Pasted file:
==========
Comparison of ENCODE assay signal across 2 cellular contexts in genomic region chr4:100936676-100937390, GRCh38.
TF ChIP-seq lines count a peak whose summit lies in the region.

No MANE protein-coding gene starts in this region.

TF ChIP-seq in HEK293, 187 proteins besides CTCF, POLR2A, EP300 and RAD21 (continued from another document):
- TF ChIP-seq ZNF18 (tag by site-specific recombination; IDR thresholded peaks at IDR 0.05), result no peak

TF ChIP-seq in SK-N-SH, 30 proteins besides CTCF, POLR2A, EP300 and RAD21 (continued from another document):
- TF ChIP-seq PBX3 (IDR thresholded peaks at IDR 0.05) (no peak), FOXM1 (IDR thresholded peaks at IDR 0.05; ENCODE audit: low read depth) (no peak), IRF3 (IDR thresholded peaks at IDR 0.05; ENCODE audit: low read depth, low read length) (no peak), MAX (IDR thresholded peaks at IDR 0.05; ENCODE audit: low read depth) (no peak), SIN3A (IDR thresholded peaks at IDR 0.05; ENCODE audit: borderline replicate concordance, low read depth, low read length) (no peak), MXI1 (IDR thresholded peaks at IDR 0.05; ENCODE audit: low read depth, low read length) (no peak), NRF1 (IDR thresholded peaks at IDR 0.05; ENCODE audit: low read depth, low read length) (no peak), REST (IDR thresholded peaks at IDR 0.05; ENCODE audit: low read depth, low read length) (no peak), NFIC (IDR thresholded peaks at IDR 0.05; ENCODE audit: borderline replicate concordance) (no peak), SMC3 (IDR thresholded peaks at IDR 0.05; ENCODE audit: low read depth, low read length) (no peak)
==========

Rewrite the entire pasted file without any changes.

Comparison of ENCODE assay signal across 2 cellular contexts in genomic region chr4:100936676-100937390, GRCh38.
TF ChIP-seq lines count a peak whose summit lies in the region.

No MANE protein-coding gene starts in this region.

TF ChIP-seq in HEK293, 187 proteins besides CTCF, POLR2A, EP300 and RAD21 (continued from another document):
- TF ChIP-seq ZNF18 (tag by site-specific recombination; IDR thresholded peaks at IDR 0.05), result no peak

TF ChIP-seq in SK-N-SH, 30 proteins besides CTCF, POLR2A, EP300 and RAD21 (continued from another document):
- TF ChIP-seq PBX3 (IDR thresholded peaks at IDR 0.05) (no peak), FOXM1 (IDR thresholded peaks at IDR 0.05; ENCODE audit: low read depth) (no peak), IRF3 (IDR thresholded peaks at IDR 0.05; ENCODE audit: low read depth, low read length) (no peak), MAX (IDR thresholded peaks at IDR 0.05; ENCODE audit: low read depth) (no peak), SIN3A (IDR thresholded peaks at IDR 0.05; ENCODE audit: borderline replicate concordance, low read depth, low read length) (no peak), MXI1 (IDR thresholded peaks at IDR 0.05; ENCODE audit: low read depth, low read length) (no peak), NRF1 (IDR thresholded peaks at IDR 0.05; ENCODE audit: low read depth, low read length) (no peak), REST (IDR thresholded peaks at IDR 0.05; ENCODE audit: low read depth, low read length) (no peak), NFIC (IDR thresholded peaks at IDR 0.05; ENCODE audit: borderline replicate concordance) (no peak), SMC3 (IDR thresholded peaks at IDR 0.05; ENCODE audit: low read depth, low read length) (no peak)